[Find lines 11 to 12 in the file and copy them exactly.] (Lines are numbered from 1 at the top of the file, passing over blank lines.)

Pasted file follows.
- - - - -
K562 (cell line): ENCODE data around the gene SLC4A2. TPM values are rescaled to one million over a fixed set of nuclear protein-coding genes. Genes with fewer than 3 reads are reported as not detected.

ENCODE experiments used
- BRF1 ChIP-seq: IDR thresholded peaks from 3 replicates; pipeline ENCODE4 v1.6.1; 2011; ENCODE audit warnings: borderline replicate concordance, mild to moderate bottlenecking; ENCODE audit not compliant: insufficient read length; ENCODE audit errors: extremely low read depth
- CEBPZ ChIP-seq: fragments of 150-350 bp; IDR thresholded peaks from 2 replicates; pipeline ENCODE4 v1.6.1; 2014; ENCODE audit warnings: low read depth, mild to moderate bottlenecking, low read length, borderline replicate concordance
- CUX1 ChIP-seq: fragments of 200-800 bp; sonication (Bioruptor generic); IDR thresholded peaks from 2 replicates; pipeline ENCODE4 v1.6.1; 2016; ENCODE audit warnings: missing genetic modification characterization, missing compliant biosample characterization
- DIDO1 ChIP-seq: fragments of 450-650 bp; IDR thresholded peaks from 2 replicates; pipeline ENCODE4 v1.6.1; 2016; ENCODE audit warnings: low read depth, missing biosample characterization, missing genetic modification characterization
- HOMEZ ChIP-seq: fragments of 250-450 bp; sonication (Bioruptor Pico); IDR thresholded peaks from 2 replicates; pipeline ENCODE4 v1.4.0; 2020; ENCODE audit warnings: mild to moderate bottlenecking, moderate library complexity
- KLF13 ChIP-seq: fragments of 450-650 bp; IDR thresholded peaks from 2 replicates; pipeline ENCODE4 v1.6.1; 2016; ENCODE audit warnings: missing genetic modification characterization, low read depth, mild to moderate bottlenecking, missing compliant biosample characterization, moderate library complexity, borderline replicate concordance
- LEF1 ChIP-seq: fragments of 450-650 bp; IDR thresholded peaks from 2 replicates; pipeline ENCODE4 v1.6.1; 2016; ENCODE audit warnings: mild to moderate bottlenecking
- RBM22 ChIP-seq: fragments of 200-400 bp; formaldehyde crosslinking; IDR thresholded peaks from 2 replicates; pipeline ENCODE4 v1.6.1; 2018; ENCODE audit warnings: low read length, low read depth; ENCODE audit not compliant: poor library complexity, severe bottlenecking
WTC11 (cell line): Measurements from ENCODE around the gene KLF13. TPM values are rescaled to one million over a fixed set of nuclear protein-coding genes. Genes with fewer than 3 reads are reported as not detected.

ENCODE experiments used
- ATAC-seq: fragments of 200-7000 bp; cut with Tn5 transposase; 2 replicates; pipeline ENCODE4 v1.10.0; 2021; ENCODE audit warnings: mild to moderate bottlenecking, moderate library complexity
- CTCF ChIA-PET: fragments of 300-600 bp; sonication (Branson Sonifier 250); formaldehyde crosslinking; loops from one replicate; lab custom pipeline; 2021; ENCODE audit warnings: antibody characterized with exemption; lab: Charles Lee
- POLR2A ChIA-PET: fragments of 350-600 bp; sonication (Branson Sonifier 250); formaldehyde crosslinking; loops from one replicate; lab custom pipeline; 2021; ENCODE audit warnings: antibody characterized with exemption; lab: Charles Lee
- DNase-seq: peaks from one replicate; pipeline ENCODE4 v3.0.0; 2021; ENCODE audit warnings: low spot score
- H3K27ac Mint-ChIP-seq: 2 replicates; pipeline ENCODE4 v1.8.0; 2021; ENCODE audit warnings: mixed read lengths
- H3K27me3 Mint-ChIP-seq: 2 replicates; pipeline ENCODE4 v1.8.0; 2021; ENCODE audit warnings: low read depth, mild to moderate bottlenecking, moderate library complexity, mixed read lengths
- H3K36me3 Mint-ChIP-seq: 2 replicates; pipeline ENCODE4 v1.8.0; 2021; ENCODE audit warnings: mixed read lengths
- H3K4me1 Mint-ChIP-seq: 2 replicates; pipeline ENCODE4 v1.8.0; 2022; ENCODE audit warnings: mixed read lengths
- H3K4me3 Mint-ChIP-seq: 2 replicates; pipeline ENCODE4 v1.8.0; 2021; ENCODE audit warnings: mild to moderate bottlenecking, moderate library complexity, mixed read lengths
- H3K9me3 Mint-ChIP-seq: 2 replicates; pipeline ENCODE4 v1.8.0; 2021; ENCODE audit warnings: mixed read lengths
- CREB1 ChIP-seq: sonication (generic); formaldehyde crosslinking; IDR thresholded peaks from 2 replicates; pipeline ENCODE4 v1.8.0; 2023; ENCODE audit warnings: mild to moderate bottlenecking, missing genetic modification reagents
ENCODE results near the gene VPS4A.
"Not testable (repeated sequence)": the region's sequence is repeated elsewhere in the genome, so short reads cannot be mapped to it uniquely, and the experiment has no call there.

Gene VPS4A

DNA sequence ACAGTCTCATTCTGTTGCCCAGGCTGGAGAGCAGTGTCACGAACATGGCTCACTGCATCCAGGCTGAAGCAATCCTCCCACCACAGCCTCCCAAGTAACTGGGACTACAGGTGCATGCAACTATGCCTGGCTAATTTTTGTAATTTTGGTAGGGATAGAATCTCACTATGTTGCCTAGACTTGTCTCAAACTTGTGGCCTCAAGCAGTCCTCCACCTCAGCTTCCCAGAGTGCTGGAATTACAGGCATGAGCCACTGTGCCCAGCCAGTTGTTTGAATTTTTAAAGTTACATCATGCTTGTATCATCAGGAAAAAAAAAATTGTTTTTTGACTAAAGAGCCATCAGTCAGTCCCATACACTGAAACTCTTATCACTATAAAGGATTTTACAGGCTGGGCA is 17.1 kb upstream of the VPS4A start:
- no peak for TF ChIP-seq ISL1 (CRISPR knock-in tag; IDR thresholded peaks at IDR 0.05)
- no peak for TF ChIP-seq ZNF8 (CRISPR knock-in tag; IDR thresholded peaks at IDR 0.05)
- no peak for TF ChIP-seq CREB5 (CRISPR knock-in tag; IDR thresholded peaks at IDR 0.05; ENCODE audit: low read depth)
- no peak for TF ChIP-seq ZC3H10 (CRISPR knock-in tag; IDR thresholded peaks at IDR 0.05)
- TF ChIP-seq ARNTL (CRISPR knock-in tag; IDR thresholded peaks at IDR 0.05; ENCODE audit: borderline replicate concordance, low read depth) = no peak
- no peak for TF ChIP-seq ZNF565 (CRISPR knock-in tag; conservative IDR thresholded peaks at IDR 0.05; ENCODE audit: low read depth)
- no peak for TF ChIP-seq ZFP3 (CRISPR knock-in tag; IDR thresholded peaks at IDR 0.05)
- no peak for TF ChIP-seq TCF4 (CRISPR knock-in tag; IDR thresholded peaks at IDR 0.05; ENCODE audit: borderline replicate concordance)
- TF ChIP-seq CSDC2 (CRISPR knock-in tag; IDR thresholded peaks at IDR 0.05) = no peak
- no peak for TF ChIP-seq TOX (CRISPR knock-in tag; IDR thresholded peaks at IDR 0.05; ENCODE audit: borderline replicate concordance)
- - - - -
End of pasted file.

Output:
WTC11 (cell line): Measurements from ENCODE around the gene KLF13. TPM values are rescaled to one million over a fixed set of nuclear protein-coding genes. Genes with fewer than 3 reads are reported as not detected.

ENCODE experiments used